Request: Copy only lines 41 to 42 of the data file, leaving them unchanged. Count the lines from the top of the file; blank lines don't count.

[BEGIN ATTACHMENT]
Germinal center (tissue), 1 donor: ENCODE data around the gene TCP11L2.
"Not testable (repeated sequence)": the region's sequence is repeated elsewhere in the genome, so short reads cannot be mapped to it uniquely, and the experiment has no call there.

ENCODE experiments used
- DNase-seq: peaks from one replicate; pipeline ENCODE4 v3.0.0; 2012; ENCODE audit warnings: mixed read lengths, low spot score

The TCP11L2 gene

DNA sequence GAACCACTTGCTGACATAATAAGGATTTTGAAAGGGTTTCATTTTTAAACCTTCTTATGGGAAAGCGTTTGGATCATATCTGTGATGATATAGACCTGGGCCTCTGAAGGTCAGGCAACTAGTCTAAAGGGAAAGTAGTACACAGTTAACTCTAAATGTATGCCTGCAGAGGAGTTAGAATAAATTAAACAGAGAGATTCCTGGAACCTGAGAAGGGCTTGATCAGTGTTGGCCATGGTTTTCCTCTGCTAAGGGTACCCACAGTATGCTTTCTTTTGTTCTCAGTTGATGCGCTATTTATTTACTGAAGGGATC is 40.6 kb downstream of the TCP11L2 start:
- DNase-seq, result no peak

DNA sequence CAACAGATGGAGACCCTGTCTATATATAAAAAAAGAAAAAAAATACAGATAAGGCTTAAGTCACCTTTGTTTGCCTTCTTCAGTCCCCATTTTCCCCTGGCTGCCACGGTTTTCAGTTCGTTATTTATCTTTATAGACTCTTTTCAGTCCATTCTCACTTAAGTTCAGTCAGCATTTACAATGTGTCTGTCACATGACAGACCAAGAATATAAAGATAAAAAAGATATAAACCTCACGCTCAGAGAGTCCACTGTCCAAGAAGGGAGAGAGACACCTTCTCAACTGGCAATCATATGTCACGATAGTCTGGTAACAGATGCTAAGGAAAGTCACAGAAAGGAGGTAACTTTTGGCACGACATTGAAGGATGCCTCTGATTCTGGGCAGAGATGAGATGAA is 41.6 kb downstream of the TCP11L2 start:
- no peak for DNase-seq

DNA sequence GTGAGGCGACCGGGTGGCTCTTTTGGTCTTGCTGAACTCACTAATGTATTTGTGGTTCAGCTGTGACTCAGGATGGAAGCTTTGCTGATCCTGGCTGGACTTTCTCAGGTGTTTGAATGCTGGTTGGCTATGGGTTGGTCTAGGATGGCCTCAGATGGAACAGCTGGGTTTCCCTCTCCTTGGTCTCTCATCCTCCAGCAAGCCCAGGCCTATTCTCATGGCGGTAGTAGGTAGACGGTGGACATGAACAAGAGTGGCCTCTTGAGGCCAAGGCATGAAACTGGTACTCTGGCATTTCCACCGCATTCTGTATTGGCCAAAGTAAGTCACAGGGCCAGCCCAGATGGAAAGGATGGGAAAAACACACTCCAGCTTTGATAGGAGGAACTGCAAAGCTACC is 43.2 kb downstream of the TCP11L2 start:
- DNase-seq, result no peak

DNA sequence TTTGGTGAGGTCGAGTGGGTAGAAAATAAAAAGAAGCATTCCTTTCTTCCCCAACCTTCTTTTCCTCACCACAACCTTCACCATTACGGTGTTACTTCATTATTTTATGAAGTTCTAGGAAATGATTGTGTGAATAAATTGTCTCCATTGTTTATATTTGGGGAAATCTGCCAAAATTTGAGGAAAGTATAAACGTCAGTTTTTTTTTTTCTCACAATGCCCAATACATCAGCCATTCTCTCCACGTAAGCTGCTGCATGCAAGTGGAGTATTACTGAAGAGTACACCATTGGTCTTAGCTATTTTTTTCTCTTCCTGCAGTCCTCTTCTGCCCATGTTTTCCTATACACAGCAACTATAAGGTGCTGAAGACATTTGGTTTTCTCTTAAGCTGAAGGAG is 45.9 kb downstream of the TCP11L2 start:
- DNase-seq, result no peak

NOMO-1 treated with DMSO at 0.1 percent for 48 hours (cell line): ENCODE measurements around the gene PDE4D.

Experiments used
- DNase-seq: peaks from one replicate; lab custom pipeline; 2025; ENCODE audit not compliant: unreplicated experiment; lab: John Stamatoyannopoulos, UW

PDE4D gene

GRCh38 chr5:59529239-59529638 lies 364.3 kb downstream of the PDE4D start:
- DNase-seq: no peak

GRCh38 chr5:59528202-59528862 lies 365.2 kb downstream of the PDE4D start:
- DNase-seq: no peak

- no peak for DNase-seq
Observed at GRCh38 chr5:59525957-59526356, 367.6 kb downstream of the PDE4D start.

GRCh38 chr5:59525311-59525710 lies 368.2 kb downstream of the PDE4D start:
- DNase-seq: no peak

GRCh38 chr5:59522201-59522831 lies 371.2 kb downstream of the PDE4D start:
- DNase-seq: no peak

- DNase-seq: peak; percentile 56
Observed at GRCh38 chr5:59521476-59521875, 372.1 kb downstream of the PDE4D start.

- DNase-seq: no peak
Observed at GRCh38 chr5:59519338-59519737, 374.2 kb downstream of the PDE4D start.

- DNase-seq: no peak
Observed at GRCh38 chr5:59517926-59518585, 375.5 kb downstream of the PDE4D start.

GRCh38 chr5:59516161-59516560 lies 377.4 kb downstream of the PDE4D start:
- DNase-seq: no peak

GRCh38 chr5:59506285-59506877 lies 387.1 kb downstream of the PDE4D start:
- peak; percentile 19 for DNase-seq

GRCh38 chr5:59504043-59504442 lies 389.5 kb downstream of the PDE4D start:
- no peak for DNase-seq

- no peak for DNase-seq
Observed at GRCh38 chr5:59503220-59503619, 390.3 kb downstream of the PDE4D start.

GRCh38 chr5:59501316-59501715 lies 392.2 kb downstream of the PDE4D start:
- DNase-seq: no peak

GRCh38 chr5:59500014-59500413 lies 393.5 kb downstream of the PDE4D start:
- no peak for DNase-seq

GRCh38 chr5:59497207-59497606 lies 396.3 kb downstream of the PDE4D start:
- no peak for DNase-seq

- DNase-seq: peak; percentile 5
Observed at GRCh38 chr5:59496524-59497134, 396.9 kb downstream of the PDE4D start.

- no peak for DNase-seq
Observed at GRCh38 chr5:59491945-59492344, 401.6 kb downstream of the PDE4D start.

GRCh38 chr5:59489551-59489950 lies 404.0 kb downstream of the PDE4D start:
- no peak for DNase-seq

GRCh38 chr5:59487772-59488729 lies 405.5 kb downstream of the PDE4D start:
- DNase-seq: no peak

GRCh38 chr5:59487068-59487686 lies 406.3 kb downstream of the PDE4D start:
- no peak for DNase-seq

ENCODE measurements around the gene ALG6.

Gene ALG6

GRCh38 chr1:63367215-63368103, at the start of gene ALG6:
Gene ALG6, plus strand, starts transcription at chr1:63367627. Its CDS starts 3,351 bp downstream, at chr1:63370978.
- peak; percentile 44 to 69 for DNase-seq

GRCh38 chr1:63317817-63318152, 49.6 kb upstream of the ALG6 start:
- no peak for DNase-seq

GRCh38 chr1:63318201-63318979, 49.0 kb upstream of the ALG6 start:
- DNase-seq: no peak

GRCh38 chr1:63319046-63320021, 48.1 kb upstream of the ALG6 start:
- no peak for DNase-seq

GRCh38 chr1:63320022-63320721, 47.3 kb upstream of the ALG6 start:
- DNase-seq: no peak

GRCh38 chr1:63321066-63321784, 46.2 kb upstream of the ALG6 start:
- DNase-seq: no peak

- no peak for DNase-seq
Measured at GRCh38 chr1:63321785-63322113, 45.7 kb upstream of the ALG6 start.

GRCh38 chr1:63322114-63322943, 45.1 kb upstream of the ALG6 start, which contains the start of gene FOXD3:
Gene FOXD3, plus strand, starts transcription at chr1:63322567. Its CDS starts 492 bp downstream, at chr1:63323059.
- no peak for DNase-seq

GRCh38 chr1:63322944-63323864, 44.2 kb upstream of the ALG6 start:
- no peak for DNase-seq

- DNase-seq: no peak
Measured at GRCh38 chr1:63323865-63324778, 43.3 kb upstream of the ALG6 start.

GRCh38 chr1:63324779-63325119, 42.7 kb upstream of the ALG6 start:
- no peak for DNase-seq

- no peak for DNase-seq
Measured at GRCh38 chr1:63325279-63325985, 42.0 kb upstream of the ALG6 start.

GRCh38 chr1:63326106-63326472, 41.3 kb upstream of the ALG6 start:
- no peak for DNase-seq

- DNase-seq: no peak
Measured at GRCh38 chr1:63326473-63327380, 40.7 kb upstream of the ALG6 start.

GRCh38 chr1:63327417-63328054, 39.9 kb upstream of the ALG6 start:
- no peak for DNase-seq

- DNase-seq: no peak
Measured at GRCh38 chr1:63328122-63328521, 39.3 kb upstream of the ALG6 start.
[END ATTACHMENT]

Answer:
Observed at GRCh38 chr5:59503220-59503619, 390.3 kb downstream of the PDE4D start.

GRCh38 chr5:59501316-59501715 lies 392.2 kb downstream of the PDE4D start: